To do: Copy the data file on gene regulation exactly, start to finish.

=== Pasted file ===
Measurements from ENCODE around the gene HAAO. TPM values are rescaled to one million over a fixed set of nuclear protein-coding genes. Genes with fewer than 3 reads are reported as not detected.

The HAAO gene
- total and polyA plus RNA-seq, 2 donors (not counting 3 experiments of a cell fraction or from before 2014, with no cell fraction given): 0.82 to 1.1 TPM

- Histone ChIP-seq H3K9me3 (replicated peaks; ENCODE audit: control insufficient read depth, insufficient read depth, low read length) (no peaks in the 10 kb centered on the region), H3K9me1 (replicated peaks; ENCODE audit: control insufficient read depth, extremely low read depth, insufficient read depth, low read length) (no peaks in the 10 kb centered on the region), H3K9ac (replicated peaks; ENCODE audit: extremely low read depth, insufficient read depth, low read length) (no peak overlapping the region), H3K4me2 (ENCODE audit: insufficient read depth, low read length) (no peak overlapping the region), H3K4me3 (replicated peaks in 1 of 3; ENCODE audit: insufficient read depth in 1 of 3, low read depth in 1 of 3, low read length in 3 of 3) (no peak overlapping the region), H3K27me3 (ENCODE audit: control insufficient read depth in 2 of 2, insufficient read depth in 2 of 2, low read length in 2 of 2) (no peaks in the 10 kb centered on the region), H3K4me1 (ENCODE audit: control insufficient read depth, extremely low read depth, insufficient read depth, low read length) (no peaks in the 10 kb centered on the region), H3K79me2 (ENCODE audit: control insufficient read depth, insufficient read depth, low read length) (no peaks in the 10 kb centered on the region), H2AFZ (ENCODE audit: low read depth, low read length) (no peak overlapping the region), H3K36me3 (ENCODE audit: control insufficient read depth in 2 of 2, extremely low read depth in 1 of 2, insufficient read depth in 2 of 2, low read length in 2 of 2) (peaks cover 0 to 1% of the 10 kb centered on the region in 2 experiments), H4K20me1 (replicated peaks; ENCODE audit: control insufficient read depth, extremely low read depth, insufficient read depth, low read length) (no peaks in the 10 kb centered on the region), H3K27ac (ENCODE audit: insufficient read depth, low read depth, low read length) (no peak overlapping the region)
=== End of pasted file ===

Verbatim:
Measurements from ENCODE around the gene HAAO. TPM values are rescaled to one million over a fixed set of nuclear protein-coding genes. Genes with fewer than 3 reads are reported as not detected.

The HAAO gene
- total and polyA plus RNA-seq, 2 donors (not counting 3 experiments of a cell fraction or from before 2014, with no cell fraction given): 0.82 to 1.1 TPM

- Histone ChIP-seq H3K9me3 (replicated peaks; ENCODE audit: control insufficient read depth, insufficient read depth, low read length) (no peaks in the 10 kb centered on the region), H3K9me1 (replicated peaks; ENCODE audit: control insufficient read depth, extremely low read depth, insufficient read depth, low read length) (no peaks in the 10 kb centered on the region), H3K9ac (replicated peaks; ENCODE audit: extremely low read depth, insufficient read depth, low read length) (no peak overlapping the region), H3K4me2 (ENCODE audit: insufficient read depth, low read length) (no peak overlapping the region), H3K4me3 (replicated peaks in 1 of 3; ENCODE audit: insufficient read depth in 1 of 3, low read depth in 1 of 3, low read length in 3 of 3) (no peak overlapping the region), H3K27me3 (ENCODE audit: control insufficient read depth in 2 of 2, insufficient read depth in 2 of 2, low read length in 2 of 2) (no peaks in the 10 kb centered on the region), H3K4me1 (ENCODE audit: control insufficient read depth, extremely low read depth, insufficient read depth, low read length) (no peaks in the 10 kb centered on the region), H3K79me2 (ENCODE audit: control insufficient read depth, insufficient read depth, low read length) (no peaks in the 10 kb centered on the region), H2AFZ (ENCODE audit: low read depth, low read length) (no peak overlapping the region), H3K36me3 (ENCODE audit: control insufficient read depth in 2 of 2, extremely low read depth in 1 of 2, insufficient read depth in 2 of 2, low read length in 2 of 2) (peaks cover 0 to 1% of the 10 kb centered on the region in 2 experiments), H4K20me1 (replicated peaks; ENCODE audit: control insufficient read depth, extremely low read depth, insufficient read depth, low read length) (no peaks in the 10 kb centered on the region), H3K27ac (ENCODE audit: insufficient read depth, low read depth, low read length) (no peak overlapping the region)